Protein Requirements as You Age: Understanding the Right Amount

Protein is essential for various functions in the body, including muscle building, digestion, and fighting infections. While most people in the United States consume an adequate amount of protein, experts emphasize the importance of paying attention to protein intake throughout life. The amount of protein needed varies depending on age, body size, and other factors.

Protein Needs throughout Life

According to federal guidelines published in 2005, protein intake should be based on age and weight. However, recent research suggests that higher amounts may be necessary for optimal health. Protein requirements change as individuals move through different stages of life.

Childhood and Adolescence

Children and teenagers require more protein than adults due to their constant growth. Infants between 7 and 12 months old need 0.54 grams of protein per pound of body weight each day, while adults require 0.36 grams per pound. As children age, their protein needs decrease. For example, 4- to 8-year-olds need 0.43 grams per pound per day, and 14- to 18-year-olds need 0.39 grams per pound. Although most kids meet their protein needs through a balanced diet, studies show that 25 to 50 percent of adolescent girls fall short of protein recommendations.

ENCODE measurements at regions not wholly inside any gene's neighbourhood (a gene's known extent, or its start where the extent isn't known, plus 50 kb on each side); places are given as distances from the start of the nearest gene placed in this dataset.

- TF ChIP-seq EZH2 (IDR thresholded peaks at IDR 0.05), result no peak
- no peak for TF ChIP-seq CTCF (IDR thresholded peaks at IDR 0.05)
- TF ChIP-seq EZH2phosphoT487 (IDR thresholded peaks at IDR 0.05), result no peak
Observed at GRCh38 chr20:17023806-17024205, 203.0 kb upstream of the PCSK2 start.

Young and Middle Adulthood

Once individuals reach adulthood, their protein requirements stabilize at a maintenance level. The federal guideline for those aged 19 and older is 0.36 grams of protein per pound. However, certain groups may need more protein, such as those who engage in regular strength or endurance training, pregnant or breastfeeding women, and older adults. Less than 10 percent of men and 10 to 25 percent of women in the United States do not meet the recommended protein intake.

Older Adulthood

Protein recommendations for older adults are currently the same as those for younger adults. However, some evidence suggests that those aged 65 and older may benefit from consuming more protein. The higher recommendation is 0.45 to 0.54 grams per pound. Older adults may require more protein if they engage in vigorous activities or are recovering from an infection, hospitalization, surgery, or a period of bed rest. Muscle loss becomes a concern as individuals reach their 50s and beyond. Lack of physical activity and decreased efficiency of aging muscles in using protein to build new muscle fibers contribute to this muscle loss.

Meeting Protein Needs

To ensure adequate protein intake, individuals can incorporate protein-rich foods into their diets. Options like yogurt, eggs, cottage cheese, and lean meats are simple to prepare and consume. Paying attention to protein intake at breakfast is especially important, as people often skimp on protein during this meal. For individuals with chronic kidney disease or impaired kidney function, it is essential to work with healthcare providers to plan a balanced diet due to the increased workload on the kidneys when consuming protein.

In conclusion, protein is vital for various bodily functions, and the amount needed varies throughout life. By understanding protein requirements and incorporating protein-rich foods into their diets, individuals can maintain optimal health at every stage of life.

Original Story at – 2023-12-02 08:29:56

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